Only the memory of moments of absorption in nature during past battles can give him any sense of hoping to connect with the present natural world (which currently seems dead to him):

There we would go, my friend of friends and I,

And snatch long moments from the grudging wars,

Whose dark made light intense to see them by.

The Battle of the Somme was the darkest of dark: we remember it in part for its saddest statistic, that more soldiers died in the first day of that battle than ever in one day of battle before. And then it went on, and on, stretching its wounded length along 141 days – and no more than seven miles of gained ground.   

Alan Seeger (a Canadian citizen, fighting, bizarrely, as a member of the French Foreign Legion) was killed within a few days of the start of the Battle of the Somme. He is known for one poem, but that a powerful one, ‘Rendezvous’. The term ‘rendezvous’ and the poetic vocabulary call up Death as a lover:

It may be he shall take my hand

And lead me into his dark land

And close my eyes and quench my breath –

The sensual intimacy of tone both reinforces and belies the underlying thrust of the poem – that in this battle, death is imminent, perhaps inescapable: the rendezvous will be made. 

Seeger was trying in a romanticised way to find a poetic equivalent for the powerlessness of the individual against the extreme likelihood of death in the conditions of trench warfare on the Western Front, a likelihood multiplied in the circumstances of the Battle of the Somme where casualties were an inbuilt part of the strategy.  Arthur Graeme West already had some idea of the ubiquitous threat of death when he came to the Somme as a newly trained officer. In ‘The Night Patrol', written in March 1916 when he was still an ordinary soldier, he sees:

Packs, rifles, bayonets, belts, and haversacks,

Shell fragments, and the huge whole forms of shells

Shot fruitlessly – and everywhere the dead.

But West romanticises neither death nor the dead. Rather the dead bodies are seen coldly as useful geographical markers by which the night patrol can find their right way back.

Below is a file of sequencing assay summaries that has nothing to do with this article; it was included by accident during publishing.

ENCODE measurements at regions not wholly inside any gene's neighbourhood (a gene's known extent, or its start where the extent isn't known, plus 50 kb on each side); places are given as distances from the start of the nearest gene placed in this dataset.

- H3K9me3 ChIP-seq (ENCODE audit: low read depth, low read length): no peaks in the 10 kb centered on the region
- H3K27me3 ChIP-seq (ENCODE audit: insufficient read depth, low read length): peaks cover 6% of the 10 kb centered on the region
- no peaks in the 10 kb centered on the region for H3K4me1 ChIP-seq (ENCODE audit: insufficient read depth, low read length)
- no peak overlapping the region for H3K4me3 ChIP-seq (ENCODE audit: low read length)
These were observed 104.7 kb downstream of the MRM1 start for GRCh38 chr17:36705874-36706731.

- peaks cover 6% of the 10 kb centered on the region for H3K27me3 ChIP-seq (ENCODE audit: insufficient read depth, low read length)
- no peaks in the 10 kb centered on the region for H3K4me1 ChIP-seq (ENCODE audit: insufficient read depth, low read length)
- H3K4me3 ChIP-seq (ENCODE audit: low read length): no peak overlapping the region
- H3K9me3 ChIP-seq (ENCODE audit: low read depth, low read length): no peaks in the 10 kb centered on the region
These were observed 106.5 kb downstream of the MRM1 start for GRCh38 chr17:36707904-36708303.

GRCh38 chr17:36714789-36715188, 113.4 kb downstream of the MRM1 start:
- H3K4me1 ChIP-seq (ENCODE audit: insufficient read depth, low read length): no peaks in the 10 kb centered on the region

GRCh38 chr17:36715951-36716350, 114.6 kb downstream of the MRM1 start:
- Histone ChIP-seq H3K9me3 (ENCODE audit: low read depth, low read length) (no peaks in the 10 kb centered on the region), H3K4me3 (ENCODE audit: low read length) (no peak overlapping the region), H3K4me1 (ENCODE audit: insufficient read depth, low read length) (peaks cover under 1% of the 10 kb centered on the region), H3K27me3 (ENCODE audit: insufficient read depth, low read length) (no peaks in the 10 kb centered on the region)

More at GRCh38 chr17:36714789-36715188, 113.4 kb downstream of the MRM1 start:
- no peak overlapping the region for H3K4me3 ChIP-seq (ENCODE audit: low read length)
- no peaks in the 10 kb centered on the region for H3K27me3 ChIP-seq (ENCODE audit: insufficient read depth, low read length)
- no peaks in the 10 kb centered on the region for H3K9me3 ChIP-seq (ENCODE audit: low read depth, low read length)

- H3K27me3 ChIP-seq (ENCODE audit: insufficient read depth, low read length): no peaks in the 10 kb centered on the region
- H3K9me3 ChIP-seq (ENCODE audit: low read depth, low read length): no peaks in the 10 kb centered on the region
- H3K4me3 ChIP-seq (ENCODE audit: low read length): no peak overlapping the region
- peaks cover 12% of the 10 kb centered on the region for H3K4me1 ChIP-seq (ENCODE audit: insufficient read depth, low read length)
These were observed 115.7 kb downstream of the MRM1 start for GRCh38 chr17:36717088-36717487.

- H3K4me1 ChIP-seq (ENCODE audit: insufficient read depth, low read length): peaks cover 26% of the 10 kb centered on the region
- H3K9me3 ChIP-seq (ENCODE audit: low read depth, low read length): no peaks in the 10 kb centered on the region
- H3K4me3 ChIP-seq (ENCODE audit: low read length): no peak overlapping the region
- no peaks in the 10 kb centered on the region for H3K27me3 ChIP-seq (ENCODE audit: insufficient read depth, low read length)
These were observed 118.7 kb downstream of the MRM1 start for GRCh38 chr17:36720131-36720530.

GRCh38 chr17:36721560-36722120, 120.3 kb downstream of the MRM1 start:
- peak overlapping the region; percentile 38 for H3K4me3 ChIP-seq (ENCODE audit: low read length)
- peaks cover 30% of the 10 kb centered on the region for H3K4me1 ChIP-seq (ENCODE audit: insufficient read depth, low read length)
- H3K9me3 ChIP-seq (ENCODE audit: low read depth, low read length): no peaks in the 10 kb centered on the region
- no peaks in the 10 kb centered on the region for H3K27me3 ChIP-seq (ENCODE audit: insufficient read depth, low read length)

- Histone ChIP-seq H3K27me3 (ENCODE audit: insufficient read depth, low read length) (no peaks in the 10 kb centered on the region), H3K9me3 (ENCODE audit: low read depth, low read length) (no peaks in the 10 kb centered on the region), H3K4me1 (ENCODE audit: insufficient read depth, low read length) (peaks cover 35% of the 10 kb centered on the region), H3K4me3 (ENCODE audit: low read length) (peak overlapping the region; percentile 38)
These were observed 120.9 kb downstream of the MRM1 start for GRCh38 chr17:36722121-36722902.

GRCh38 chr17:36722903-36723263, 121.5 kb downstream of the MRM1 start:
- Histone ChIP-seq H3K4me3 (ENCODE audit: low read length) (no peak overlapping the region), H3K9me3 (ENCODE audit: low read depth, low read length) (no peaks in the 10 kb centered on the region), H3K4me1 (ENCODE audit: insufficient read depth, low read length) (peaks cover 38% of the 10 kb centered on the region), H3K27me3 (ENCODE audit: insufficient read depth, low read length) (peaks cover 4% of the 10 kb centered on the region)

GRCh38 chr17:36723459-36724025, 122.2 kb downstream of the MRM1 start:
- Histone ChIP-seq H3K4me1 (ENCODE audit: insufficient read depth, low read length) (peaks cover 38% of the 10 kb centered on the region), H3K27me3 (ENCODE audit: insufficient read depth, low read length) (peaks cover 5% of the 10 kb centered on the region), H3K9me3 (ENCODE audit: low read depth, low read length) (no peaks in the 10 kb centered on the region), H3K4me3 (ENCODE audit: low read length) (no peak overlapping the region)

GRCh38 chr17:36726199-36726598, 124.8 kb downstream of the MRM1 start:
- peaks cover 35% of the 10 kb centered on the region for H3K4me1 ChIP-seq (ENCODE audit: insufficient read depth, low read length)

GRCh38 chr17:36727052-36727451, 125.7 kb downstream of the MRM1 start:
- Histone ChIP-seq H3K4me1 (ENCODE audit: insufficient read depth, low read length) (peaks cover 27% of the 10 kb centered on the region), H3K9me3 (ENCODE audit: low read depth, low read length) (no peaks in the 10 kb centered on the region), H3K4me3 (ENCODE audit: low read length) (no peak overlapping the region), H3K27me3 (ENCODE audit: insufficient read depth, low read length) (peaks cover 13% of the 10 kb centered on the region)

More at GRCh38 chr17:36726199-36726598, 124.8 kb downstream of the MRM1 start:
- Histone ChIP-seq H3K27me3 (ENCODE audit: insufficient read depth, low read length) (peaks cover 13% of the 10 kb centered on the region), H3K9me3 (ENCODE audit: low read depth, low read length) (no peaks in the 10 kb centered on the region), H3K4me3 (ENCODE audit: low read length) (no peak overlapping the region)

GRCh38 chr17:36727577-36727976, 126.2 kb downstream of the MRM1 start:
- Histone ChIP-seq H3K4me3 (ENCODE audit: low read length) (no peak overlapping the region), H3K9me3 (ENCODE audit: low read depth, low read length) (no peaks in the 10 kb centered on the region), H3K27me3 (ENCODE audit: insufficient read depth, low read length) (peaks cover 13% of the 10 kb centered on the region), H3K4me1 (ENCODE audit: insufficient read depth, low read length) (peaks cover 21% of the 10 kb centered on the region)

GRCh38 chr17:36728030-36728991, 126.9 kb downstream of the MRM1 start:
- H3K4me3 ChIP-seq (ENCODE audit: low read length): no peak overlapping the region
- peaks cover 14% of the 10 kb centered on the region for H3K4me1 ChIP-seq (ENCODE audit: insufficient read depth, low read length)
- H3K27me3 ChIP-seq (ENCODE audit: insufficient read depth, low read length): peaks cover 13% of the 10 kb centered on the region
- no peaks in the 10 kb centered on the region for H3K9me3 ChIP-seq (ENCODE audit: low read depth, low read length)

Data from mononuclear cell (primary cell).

West didn’t believe in the rightfulness of the war; even as he was training as an officer, he was in correspondence with Bertrand Russell, a dedicated pacifist who lost his Cambridge fellowship as a result of his conscientious objection to the war. Russell also influenced Sassoon, though in this case as a result of their sharing the same social (and ideological) set through Ottoline Morrell. This reminds us of the tremendous mix of origins and classes that went on in the First World War.   

A particularly interesting figure in this mix is Philip Johnstone, the author of ‘High Wood’, a poem much anthologised because it looks forward to a time when High Wood would be a tourist site to be picked over by the curious voyeur – as indeed it and similar battlefield sites have become. Philip Johnstone was actually John Stanley Purvis; a Yorkshireman, he survived the war and went on to be a Canon of York Minster. Purvis seems to have been secretive about his identity as the author of this poem; he adopted a pseudonym when the poem was first published in The Nation in 1918. Websites referring to him are contradictory in their information, but regimental records of the Green Howards mention a J. S. Purvis who was invalided out during the final assault on High Wood in September 1916.The Borthwick Institute for Archives at the University of York records that he died in 1968 – just after the great revival and anthologising of First World War poetry. What did he think when he saw his poem in sixties anthologies? Brian Gardner’s seminal, if outdated, 1964 anthology, Up the Line to Death: The War Poets 1914-1918 (Methuen), places ‘High Wood’ as the Epilogue of the anthology, using its bitterly ironic, prescient retrospection to round off his collection – or perhaps to round on it: 

You are requested not to leave about

Paper, or ginger-beer bottles, or orange-peel,

There are waste-paper baskets at the gate.

Tourism of the battlefields did in fact begin very early, stemming originally from relatives wanting to visit the graves of their loved ones, but developing gradually into the historical tourism we see today. But it’s hard to imagine what readers in 1918 would have made of these lines; the irony speaks much more volubly to us a hundred years later. 

Later in July I’ll be making my own excursion to these sites of memory, with Wilfred Owen particularly in mind. I shall tread carefully, and report back. 

*For readers wanting to explore the literature of the Battle of the Somme further, there is an excellent collection of prose testimony and poetry from thirty-nine participants in the battle (including poets mentioned above), The Fierce Light: The Battle of the Somme, July-November 1916, edited by Anne Powell, Palladour Books, Aberporth, 1996. I expect I picked up my copy in a charity shop.